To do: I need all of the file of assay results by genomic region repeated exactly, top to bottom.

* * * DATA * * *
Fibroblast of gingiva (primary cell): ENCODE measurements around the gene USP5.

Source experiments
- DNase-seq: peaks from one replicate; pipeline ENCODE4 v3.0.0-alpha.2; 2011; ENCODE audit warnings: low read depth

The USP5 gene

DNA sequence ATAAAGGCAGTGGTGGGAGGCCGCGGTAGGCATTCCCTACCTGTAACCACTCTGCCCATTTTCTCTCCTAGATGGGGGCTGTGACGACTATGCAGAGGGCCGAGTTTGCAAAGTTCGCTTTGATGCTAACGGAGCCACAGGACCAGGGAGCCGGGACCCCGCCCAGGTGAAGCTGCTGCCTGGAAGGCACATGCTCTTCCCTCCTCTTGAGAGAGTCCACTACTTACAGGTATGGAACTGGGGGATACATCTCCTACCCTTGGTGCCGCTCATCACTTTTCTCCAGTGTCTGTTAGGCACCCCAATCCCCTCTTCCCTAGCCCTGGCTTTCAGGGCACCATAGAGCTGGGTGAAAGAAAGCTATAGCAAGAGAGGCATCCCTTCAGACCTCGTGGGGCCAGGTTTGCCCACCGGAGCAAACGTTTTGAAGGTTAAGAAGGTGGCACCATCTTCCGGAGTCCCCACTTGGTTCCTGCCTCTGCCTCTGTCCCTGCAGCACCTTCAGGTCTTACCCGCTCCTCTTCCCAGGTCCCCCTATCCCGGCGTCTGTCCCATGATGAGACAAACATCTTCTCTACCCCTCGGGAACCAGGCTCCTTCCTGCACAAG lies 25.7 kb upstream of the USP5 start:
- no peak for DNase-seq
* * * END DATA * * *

Fibroblast of gingiva (primary cell): ENCODE measurements around the gene USP5.

Source experiments
- DNase-seq: peaks from one replicate; pipeline ENCODE4 v3.0.0-alpha.2; 2011; ENCODE audit warnings: low read depth

The USP5 gene

DNA sequence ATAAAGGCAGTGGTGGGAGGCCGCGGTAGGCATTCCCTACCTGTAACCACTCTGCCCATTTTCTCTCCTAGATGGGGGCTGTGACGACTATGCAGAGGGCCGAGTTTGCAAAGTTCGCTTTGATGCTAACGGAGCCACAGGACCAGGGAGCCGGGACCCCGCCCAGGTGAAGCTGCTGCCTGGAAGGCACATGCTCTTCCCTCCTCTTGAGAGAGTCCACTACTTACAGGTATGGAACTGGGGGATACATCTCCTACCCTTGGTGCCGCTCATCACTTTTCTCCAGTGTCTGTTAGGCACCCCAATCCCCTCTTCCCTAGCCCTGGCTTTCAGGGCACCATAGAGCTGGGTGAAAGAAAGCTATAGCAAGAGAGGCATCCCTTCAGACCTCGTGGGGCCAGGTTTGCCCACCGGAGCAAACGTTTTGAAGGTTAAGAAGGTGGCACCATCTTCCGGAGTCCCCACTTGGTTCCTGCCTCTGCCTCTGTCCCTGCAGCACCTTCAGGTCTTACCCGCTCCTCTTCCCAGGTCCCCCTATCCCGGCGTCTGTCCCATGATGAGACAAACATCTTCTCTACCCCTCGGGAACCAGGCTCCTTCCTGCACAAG lies 25.7 kb upstream of the USP5 start:
- no peak for DNase-seq